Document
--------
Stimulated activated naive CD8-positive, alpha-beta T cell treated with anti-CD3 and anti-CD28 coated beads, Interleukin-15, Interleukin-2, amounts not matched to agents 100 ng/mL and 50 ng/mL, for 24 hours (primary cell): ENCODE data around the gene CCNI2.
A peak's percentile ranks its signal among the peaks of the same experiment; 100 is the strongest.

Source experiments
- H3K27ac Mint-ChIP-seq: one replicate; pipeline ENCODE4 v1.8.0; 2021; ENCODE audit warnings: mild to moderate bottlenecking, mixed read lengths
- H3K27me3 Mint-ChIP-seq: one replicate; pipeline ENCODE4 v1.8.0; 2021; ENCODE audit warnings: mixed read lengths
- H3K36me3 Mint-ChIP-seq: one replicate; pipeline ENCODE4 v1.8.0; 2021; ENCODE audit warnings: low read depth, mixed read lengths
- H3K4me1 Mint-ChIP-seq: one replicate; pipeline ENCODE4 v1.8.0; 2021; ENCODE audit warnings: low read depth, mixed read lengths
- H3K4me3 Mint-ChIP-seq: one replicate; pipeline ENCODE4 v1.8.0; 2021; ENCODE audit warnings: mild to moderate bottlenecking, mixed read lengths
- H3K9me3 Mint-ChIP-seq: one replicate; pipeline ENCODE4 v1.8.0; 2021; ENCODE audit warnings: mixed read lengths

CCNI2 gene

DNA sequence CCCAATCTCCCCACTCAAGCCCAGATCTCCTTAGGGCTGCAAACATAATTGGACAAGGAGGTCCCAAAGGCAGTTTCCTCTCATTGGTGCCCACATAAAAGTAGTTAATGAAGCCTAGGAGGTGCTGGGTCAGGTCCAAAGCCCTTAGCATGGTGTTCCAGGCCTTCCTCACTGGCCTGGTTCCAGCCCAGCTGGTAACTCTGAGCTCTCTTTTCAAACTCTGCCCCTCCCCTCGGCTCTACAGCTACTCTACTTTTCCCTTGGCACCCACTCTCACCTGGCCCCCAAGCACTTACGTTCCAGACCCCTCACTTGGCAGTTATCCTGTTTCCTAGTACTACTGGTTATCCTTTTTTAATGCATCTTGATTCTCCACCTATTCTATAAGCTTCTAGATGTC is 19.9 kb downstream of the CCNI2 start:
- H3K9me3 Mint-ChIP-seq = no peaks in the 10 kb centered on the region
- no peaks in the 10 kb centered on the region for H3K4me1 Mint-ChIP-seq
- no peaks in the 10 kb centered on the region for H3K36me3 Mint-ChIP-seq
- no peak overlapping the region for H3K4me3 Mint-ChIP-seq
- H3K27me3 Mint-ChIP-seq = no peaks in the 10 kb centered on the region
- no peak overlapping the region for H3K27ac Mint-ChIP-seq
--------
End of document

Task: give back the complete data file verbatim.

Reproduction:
Stimulated activated naive CD8-positive, alpha-beta T cell treated with anti-CD3 and anti-CD28 coated beads, Interleukin-15, Interleukin-2, amounts not matched to agents 100 ng/mL and 50 ng/mL, for 24 hours (primary cell): ENCODE data around the gene CCNI2.
A peak's percentile ranks its signal among the peaks of the same experiment; 100 is the strongest.

Source experiments
- H3K27ac Mint-ChIP-seq: one replicate; pipeline ENCODE4 v1.8.0; 2021; ENCODE audit warnings: mild to moderate bottlenecking, mixed read lengths
- H3K27me3 Mint-ChIP-seq: one replicate; pipeline ENCODE4 v1.8.0; 2021; ENCODE audit warnings: mixed read lengths
- H3K36me3 Mint-ChIP-seq: one replicate; pipeline ENCODE4 v1.8.0; 2021; ENCODE audit warnings: low read depth, mixed read lengths
- H3K4me1 Mint-ChIP-seq: one replicate; pipeline ENCODE4 v1.8.0; 2021; ENCODE audit warnings: low read depth, mixed read lengths
- H3K4me3 Mint-ChIP-seq: one replicate; pipeline ENCODE4 v1.8.0; 2021; ENCODE audit warnings: mild to moderate bottlenecking, mixed read lengths
- H3K9me3 Mint-ChIP-seq: one replicate; pipeline ENCODE4 v1.8.0; 2021; ENCODE audit warnings: mixed read lengths

CCNI2 gene

DNA sequence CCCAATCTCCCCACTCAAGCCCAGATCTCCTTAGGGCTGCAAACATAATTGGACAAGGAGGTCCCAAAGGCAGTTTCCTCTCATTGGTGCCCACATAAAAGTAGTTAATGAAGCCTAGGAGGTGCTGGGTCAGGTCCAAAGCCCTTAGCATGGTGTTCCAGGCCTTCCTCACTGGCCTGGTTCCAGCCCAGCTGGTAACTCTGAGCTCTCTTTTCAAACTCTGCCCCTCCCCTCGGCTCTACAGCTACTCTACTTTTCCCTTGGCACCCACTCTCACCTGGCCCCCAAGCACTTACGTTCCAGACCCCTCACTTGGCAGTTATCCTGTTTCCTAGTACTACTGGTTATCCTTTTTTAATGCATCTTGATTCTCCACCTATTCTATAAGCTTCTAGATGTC is 19.9 kb downstream of the CCNI2 start:
- H3K9me3 Mint-ChIP-seq = no peaks in the 10 kb centered on the region
- no peaks in the 10 kb centered on the region for H3K4me1 Mint-ChIP-seq
- no peaks in the 10 kb centered on the region for H3K36me3 Mint-ChIP-seq
- no peak overlapping the region for H3K4me3 Mint-ChIP-seq
- H3K27me3 Mint-ChIP-seq = no peaks in the 10 kb centered on the region
- no peak overlapping the region for H3K27ac Mint-ChIP-seq